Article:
Fourth, the pacing of Austen's novels is impeccable. No Victorian writer is so economical as Austen. As an author, her intrusions into the narrative are tasteful and well-woven into the fabric of her story, while writers such as Dickens and Gaskell leap completely out of the story to orate upon some issue or other. This is, in fact, a very bad flaw from a literary perspective. That Austen avoids it far more than her peers immediately makes her novels more readable and - on this point - infinitely superior to other big names from the 1800s. I'm not sure there's another novelist of the century whose proportion of plot and page is as well-balanced as Austen's. That's a massive strength as a writer.

Lastly, one cannot question the dramatic power of her novels or the richness of the characters. They seem like real people we know, despite the temporal issue, and their concerns become ours because we become emotionally involved and just plain like them. In contrast, authors like Dickens many times use characters merely as mouthpieces for specific moral or social positions. These characters can be colorful, but they are actually rather two-dimensional and predictable. Then there is the modern approach used in the movies and novels of today, where we do not relate to the characters and often do not like them. While this is sometimes done purposefully to make a thematic point, it is usually nothing more than emulating the current cultural tone. Regardless of why it is done, the effect is the same; it generally makes the characters and their conflicts less relevant (and sometimes irrelevant) to the reader. We are always watching from behind the glass, safe in the knowledge that we have no real emotional stake in what happens. We are not truly drawn in. Not so in Austen.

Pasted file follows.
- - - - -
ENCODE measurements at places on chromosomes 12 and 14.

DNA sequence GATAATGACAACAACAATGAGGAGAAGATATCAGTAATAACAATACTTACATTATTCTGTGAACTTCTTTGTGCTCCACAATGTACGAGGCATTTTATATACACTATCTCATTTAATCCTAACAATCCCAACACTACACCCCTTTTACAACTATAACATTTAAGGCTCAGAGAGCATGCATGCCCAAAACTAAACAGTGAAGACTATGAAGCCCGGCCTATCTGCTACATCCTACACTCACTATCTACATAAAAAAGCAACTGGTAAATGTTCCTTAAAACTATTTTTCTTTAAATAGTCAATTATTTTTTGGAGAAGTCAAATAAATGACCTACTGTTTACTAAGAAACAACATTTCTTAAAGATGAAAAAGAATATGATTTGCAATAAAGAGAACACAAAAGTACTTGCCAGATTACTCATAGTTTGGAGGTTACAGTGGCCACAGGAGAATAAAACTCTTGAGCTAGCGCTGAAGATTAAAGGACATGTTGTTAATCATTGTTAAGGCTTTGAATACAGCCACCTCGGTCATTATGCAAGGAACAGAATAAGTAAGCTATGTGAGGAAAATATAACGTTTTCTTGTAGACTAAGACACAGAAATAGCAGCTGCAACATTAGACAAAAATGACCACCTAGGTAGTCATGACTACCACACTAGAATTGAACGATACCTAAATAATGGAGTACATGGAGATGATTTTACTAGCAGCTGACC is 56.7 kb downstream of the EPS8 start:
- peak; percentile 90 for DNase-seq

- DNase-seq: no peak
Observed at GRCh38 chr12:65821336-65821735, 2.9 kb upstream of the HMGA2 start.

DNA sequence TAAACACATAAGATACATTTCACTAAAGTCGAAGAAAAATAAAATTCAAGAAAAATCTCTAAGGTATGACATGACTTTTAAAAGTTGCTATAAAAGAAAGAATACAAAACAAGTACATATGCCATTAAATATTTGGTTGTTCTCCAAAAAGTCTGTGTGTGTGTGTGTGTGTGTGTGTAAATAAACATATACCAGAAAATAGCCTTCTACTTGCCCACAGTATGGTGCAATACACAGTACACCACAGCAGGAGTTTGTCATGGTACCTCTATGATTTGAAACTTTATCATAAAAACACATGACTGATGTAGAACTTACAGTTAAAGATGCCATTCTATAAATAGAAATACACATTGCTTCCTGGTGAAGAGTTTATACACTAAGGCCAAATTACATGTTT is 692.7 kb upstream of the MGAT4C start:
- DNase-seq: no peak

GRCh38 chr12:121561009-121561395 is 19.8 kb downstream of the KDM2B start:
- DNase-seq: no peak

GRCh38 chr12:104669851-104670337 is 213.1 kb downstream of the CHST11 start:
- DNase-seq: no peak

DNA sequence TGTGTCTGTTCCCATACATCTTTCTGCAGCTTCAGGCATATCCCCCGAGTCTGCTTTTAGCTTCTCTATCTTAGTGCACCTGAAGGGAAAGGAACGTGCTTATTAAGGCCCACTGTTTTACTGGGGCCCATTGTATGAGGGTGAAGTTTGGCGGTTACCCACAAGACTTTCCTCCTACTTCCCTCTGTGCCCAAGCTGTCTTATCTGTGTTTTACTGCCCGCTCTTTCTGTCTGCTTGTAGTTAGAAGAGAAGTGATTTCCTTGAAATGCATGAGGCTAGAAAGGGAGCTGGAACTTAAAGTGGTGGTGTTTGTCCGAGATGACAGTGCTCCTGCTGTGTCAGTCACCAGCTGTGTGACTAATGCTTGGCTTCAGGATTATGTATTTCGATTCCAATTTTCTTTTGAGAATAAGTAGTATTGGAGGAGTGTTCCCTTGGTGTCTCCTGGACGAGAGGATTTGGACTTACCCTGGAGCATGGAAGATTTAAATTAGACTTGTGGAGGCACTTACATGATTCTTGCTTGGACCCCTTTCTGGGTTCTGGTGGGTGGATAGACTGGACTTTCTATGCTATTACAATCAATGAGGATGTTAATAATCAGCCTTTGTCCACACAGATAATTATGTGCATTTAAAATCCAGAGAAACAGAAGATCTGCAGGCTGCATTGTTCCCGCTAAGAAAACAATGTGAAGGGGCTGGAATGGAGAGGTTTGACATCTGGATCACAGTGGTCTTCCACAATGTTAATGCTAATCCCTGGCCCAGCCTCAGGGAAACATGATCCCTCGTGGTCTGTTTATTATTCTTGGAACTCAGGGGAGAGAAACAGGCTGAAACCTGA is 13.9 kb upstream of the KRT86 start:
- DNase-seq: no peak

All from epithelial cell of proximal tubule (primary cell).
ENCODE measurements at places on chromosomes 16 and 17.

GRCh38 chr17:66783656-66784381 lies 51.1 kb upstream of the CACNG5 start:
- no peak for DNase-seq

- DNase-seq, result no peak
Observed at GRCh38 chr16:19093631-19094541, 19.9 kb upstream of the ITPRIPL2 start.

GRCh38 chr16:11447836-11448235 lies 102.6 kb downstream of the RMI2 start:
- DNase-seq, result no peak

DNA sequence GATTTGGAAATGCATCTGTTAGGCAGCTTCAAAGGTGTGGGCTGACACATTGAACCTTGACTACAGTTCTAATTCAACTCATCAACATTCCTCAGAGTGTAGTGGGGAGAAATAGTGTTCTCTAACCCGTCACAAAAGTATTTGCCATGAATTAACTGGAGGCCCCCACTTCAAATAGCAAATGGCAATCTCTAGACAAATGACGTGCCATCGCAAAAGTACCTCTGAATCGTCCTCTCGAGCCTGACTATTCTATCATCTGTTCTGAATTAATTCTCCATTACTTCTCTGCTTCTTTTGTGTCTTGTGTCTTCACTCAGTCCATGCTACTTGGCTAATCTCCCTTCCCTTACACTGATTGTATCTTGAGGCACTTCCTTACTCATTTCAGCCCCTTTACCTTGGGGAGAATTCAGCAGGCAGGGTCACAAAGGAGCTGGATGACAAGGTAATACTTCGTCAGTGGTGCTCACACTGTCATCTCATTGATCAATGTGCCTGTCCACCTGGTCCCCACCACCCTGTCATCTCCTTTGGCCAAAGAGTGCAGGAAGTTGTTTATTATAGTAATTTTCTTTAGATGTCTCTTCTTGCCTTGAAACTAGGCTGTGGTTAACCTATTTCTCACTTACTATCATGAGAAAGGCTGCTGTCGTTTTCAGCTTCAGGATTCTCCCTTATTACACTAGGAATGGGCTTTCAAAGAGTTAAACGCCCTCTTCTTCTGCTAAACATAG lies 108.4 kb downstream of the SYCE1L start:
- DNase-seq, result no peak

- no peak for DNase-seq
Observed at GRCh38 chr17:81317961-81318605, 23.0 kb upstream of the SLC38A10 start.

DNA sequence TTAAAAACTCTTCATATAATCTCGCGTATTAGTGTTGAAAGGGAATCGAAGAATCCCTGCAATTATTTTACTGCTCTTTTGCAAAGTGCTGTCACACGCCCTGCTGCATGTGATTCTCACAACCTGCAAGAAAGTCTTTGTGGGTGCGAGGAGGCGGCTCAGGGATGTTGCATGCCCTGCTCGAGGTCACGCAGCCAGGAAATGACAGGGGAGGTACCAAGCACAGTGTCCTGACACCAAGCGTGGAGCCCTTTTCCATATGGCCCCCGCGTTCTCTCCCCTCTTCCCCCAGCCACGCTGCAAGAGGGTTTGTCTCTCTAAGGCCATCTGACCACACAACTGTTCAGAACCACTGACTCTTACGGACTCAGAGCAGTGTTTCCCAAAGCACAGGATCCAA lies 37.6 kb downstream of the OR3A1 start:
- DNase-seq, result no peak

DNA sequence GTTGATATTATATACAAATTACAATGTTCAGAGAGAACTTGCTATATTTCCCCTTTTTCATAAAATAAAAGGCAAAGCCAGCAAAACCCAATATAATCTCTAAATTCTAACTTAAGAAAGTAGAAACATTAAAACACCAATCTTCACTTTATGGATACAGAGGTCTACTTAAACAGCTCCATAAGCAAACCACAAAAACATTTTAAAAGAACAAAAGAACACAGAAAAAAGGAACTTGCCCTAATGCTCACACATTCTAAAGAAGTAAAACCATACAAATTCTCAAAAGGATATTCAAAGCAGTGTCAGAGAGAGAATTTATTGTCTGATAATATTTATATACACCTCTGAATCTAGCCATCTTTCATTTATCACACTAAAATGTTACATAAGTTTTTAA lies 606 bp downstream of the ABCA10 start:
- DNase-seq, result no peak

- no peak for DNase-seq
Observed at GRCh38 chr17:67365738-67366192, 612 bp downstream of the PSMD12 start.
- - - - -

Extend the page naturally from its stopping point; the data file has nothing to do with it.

These are the points I thought of off the top of my head, and I'm probably not even making them all that well in this quickie blog entry. To be honest, I have only read half of Austen's novels. I still need to tackle Sense & Sensibility, Mansfield Park, and Persuasion. I must admit I have bought into Austenmania (I own several DVDs of BBC and Hollywood productions based on her novels).  I am quite a fan of her work, which is rather surprising since I generally dislike 19th Century British novels, even when I can admire the style or talent of a particular writer. Say what we will about Austen, she has certainly endured. And that is ultimately the key litmus test for great literature.

No comments: